How to Make the Divorce Process Easier in Texas

Splitting up does not mean there needs to be a lengthy court fight

By S.M. Oliva | Reviewed by Canaan Suitt, J.D. | Last updated on May 2, 2023 Featuring practical insights from contributing attorney Jeffrey H. Uzick

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Divorce often conjures up images of embittered spouses fighting over every last detail of their property settlement or using their children as pawns in a custody battle. But many divorces are handled in a calm, respectful, and even amicable manner.

The key to making the divorce process easier is expressing a willingness to work through as many issues as possible without resorting to an open courtroom fight.

Uncontested Divorces

Like most states, Texas has a process for “uncontested” divorce. This can mean either that the parties have already reached an agreement about the terms of their divorce before filing any paperwork with the court, or that one spouse simply does not answer a divorce lawsuit filed by the other. The latter is also known as a “default divorce.”

A divorce is only uncontested if one party defaults or the couple agrees on all terms of their settlement (also known as a collaborative divorce or amicable divorce).

If there are any unresolved issues, a judge may have to hold a trial to decide which spouse should prevail. Keep in mind, a divorce trial is a matter of public record in Texas, so if a couple wants to keep their situation private—especially to protect any children—it behooves them to settle as many issues out of court as possible.

Mediation Is Less Time-Consuming

Many Texas divorce cases are in fact resolved through mediation. A mediator is a neutral third party who meets with the parties and works to reach an agreement that divorcing couples can live with.

“Obviously family law is very personal, and people tend to make decisions based on emotions as opposed to the objective facts,” says Jeffrey H. Uzick, a civil and family law mediator in Houston.

“Most people have no idea how the family court system works—what judges do, don’t do, and why. And it’s human nature for people to believe what they think, whether they know the area or not. So, the role of the mediator is one of complete objectivity in the evaluation of the facts and the law.”

Family law attorneys will sometimes pursue what their client wants them to, and rarely steps in to inform them that it may not be the best route, Uzick says. Such opinions, and emotions, are thrown out the window in a mediation.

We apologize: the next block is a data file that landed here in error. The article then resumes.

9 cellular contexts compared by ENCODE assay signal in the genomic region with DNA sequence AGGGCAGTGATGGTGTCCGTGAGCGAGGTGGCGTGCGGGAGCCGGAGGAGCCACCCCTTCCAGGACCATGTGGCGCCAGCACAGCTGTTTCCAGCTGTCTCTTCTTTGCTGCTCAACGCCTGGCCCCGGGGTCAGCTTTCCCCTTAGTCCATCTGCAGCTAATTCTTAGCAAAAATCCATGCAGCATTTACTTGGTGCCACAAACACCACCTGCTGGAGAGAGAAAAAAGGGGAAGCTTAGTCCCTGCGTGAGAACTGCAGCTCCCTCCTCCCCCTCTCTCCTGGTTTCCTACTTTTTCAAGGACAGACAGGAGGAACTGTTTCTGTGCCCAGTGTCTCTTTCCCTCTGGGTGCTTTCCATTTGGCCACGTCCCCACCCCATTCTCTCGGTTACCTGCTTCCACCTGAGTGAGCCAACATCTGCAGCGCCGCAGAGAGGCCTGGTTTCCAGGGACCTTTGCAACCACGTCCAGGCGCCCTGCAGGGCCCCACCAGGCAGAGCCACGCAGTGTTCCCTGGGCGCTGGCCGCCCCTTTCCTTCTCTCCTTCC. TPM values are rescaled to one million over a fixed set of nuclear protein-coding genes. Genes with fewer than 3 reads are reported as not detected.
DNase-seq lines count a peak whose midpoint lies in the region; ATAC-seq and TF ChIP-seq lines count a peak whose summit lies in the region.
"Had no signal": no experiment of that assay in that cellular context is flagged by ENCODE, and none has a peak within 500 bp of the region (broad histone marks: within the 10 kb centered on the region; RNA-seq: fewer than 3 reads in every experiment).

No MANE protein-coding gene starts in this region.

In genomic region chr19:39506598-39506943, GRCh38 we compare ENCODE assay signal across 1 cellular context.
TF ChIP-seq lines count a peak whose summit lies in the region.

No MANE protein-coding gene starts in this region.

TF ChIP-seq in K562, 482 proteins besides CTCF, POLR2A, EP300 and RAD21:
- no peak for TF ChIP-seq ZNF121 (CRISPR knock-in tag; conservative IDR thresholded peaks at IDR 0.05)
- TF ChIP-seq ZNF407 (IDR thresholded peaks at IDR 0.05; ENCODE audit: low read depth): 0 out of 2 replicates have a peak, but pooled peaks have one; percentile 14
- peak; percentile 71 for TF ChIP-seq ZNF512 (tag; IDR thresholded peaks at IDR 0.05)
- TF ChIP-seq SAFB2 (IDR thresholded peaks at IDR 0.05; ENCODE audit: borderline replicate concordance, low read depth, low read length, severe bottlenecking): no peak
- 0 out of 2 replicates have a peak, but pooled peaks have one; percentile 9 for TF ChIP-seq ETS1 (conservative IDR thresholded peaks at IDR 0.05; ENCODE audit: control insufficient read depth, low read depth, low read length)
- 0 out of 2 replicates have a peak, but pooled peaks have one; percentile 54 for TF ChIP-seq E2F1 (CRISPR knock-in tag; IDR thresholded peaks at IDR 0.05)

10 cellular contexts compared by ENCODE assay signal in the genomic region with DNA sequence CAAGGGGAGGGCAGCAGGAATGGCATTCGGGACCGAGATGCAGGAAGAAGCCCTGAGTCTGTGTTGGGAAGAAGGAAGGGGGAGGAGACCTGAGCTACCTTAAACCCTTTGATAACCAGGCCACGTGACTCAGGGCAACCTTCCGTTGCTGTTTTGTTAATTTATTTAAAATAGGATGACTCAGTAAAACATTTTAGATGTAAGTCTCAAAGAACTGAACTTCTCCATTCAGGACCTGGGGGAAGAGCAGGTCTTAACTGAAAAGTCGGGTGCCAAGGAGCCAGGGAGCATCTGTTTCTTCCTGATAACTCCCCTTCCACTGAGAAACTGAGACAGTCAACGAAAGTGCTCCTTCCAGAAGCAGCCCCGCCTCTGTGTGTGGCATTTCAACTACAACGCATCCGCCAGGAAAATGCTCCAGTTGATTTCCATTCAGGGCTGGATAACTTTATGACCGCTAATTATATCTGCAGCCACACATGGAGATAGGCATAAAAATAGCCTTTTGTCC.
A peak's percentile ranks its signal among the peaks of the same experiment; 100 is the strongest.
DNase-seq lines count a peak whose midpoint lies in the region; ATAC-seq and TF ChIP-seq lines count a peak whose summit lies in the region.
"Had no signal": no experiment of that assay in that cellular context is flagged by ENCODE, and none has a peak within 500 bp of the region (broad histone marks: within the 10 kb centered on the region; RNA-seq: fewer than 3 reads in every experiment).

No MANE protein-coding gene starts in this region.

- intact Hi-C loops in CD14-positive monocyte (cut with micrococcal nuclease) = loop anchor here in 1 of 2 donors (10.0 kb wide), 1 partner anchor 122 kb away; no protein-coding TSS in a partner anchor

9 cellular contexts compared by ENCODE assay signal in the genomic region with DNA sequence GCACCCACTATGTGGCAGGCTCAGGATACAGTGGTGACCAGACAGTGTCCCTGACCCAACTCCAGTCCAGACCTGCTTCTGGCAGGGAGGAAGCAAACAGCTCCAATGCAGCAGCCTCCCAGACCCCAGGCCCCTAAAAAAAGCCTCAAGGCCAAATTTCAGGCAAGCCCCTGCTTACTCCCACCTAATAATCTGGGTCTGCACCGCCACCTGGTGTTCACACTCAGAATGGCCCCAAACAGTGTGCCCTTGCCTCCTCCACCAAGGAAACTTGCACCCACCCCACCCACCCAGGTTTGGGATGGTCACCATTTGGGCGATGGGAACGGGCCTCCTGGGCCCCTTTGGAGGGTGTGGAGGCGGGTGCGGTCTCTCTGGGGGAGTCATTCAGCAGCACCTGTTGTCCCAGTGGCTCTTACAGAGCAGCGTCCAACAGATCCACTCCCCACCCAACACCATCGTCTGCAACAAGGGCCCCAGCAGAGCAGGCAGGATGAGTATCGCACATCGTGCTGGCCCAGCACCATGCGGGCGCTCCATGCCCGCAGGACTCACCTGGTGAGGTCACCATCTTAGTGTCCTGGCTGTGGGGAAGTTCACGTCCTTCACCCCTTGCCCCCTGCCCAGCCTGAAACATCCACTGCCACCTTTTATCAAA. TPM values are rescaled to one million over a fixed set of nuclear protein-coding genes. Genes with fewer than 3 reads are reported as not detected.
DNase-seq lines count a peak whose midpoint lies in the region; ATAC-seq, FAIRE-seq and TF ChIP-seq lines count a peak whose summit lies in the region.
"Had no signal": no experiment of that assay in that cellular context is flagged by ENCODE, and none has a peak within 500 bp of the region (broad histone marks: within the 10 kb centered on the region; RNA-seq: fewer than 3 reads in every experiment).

Mediator versus Arbitrator

A mediator should not be confused with an arbitrator, who is a private judge hired to resolve disputes through a legally binding process.

A mediator will not take sides or compel the spouses to do anything. Unrepresented parties sometimes reach out to Uzick for a mediation, but he cautions that “these can be very difficult because a mediator cannot give legal advice. Often the litigants will ask questions that necessitate a legal opinion. I can point them to section of the family code, but I can’t tell them.”

Obviously family law is very personal, and people tend to make decisions based on emotions as opposed to the objective facts… Mediation does resolve the overwhelming majority of cases.

Jeffrey H. Uzick

Mediation Can Save a Lot of Money

Mediation can save the amount of time and money in a divorce compared to the traditional legal process, but the cost varies wildly depending on the circumstances of your case.

If you’ve worked everything out that you can in advance, which Uzick recommends, and your qualms can be sorted out amicably, it could cost as little as $500 for a half-day session. If you fight, have complicated estates or custody issues, and it requires weeks or months of sessions, you could be looking at $1,000 an hour.

As with everything, it depends.

In the event parties can’t come to an agreement or compromise, the case goes before a judge and, in Texas, they will order a mediation to take place. If the mediation likewise isn’t fruitful, the judge will make a decision—and has broad discretion in doing so—that both parties may hate. When Uzick informs parties of this, he says they often come to an agreement.

“Mediation does resolve the overwhelming majority of cases,” he says.

Reaching a Mediated Settlement Agreement

After a successful divorce mediation, the parties can then sign what is known as a mediated settlement agreement. This becomes a binding contract between the parties. Paperwork must then be drafted, often by each spouse’s divorce attorney, to present the agreement to a judge for approval.

Obviously, there are still some situations where mediation or out-of-court resolution is ineffective or even inappropriate. For example, if one spouse has alleged domestic violence on the part of the other, mediation may not be helpful, and you may need to seek legal advice from a divorce lawyer.

And once again, it must be emphasized that if there are any unresolved issues—even a disagreement over a small piece of property—a trial may be necessary. But where it is possible to settle a divorce through mediation or voluntary negotiation between the parties and their attorneys, it is generally better for all concerned.

For more information on this area, see our overviews of family law, divorce law, and mediation and collaborative law.

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